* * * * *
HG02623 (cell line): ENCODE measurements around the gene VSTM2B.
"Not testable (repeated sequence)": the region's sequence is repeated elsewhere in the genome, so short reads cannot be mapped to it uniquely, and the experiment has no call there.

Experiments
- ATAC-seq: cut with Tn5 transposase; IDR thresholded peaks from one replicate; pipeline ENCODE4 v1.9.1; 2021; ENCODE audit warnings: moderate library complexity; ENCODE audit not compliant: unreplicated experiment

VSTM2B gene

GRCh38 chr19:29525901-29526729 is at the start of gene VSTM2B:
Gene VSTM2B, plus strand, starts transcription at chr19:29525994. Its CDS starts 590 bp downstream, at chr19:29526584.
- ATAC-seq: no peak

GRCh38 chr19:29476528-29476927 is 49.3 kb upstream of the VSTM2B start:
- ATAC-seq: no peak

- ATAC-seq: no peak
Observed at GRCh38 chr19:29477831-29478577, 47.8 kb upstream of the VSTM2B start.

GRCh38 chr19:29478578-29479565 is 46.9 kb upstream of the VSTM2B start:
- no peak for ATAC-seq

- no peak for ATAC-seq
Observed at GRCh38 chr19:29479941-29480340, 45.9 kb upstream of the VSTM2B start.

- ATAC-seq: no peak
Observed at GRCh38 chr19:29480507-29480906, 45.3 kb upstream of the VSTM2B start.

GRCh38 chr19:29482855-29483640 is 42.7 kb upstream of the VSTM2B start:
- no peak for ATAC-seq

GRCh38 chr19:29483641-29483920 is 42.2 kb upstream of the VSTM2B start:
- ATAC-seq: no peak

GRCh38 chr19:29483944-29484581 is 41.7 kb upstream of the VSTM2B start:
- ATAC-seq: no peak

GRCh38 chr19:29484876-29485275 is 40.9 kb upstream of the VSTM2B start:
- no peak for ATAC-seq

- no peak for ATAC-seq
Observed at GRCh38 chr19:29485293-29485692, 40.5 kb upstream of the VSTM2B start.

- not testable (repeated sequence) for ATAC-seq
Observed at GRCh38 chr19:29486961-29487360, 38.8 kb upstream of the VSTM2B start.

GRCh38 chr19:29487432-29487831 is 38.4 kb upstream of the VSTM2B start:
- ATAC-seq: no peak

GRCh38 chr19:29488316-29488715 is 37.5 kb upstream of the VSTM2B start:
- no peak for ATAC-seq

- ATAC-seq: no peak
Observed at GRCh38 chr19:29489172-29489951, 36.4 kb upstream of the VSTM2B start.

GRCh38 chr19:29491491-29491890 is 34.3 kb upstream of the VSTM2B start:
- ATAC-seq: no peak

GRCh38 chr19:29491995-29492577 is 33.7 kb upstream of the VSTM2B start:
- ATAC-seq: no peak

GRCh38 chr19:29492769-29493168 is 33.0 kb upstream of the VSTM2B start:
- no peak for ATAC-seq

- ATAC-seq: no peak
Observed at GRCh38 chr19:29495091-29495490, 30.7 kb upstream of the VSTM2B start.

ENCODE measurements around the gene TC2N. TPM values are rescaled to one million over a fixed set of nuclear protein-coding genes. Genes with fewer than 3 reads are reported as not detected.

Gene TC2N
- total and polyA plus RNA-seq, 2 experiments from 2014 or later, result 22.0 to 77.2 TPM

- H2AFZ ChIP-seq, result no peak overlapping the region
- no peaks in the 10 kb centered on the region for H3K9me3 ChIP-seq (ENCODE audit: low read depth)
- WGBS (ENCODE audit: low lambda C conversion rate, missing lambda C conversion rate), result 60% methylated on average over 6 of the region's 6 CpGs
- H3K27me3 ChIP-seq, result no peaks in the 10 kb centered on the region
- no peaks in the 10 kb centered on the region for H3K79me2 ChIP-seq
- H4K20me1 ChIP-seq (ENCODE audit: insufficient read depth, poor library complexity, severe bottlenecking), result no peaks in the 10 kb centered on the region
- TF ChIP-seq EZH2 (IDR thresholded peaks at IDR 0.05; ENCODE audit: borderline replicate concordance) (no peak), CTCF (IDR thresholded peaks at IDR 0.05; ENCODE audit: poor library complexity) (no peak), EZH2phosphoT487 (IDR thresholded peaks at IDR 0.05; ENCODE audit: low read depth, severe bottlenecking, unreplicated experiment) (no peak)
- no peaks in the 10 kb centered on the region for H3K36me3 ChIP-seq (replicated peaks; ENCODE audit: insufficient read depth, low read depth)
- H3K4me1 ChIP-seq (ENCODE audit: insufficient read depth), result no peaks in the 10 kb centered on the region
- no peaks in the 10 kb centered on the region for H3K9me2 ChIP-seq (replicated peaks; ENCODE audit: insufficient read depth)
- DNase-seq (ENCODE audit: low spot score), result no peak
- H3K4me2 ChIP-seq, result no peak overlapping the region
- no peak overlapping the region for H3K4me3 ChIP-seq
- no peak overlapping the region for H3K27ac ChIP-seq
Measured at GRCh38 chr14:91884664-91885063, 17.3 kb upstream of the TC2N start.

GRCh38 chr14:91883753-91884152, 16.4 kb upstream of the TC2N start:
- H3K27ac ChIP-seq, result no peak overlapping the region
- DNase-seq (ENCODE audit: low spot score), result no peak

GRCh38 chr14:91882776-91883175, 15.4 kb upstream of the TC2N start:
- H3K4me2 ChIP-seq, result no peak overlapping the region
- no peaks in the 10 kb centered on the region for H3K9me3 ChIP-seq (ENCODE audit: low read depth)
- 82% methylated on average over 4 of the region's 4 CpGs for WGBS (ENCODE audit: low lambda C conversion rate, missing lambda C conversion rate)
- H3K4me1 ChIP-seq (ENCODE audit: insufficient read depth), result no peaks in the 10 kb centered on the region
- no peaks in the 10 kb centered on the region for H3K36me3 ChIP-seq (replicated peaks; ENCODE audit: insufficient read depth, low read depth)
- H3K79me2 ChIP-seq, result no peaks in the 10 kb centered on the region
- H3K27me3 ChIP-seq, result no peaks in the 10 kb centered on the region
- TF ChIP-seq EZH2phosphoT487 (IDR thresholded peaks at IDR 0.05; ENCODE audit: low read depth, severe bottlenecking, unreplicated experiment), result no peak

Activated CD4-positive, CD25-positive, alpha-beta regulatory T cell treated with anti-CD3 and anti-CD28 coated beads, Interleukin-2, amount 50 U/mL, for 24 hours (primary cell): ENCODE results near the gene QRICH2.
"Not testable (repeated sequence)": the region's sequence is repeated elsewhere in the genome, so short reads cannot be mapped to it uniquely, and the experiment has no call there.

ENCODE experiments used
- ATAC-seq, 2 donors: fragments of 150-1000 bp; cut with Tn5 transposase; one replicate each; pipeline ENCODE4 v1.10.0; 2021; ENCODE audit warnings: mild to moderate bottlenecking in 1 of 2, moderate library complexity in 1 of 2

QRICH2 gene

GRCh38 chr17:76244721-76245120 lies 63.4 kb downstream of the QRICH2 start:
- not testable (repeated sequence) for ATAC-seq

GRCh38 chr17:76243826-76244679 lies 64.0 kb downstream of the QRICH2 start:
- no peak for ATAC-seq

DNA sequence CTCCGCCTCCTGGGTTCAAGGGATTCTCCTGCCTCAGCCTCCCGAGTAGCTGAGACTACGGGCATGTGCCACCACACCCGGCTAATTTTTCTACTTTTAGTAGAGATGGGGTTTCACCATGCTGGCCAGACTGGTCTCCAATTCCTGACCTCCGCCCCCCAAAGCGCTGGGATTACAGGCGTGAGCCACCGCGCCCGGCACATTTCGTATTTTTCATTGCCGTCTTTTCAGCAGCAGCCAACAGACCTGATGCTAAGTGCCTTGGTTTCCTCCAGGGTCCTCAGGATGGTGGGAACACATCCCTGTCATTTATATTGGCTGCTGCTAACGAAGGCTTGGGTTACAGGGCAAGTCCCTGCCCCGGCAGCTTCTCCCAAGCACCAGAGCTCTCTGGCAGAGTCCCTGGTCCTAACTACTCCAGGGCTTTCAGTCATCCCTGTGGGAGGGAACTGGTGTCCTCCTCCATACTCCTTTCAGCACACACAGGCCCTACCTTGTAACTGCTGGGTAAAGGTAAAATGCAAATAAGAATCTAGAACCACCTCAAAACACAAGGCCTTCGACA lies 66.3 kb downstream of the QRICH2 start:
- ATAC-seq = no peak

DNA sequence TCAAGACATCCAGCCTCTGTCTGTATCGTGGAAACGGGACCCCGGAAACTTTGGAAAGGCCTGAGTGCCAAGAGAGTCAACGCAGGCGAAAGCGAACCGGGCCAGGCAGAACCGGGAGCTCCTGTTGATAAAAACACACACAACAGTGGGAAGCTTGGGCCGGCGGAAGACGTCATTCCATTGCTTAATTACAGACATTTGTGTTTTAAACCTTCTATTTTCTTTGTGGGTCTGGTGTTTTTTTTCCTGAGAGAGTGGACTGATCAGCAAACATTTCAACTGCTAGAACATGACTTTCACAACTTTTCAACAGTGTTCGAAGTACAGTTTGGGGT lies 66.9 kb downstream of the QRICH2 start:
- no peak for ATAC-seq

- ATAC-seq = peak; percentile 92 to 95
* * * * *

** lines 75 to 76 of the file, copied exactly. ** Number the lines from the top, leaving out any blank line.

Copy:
Activated CD4-positive, CD25-positive, alpha-beta regulatory T cell treated with anti-CD3 and anti-CD28 coated beads, Interleukin-2, amount 50 U/mL, for 24 hours (primary cell): ENCODE results near the gene QRICH2.
"Not testable (repeated sequence)": the region's sequence is repeated elsewhere in the genome, so short reads cannot be mapped to it uniquely, and the experiment has no call there.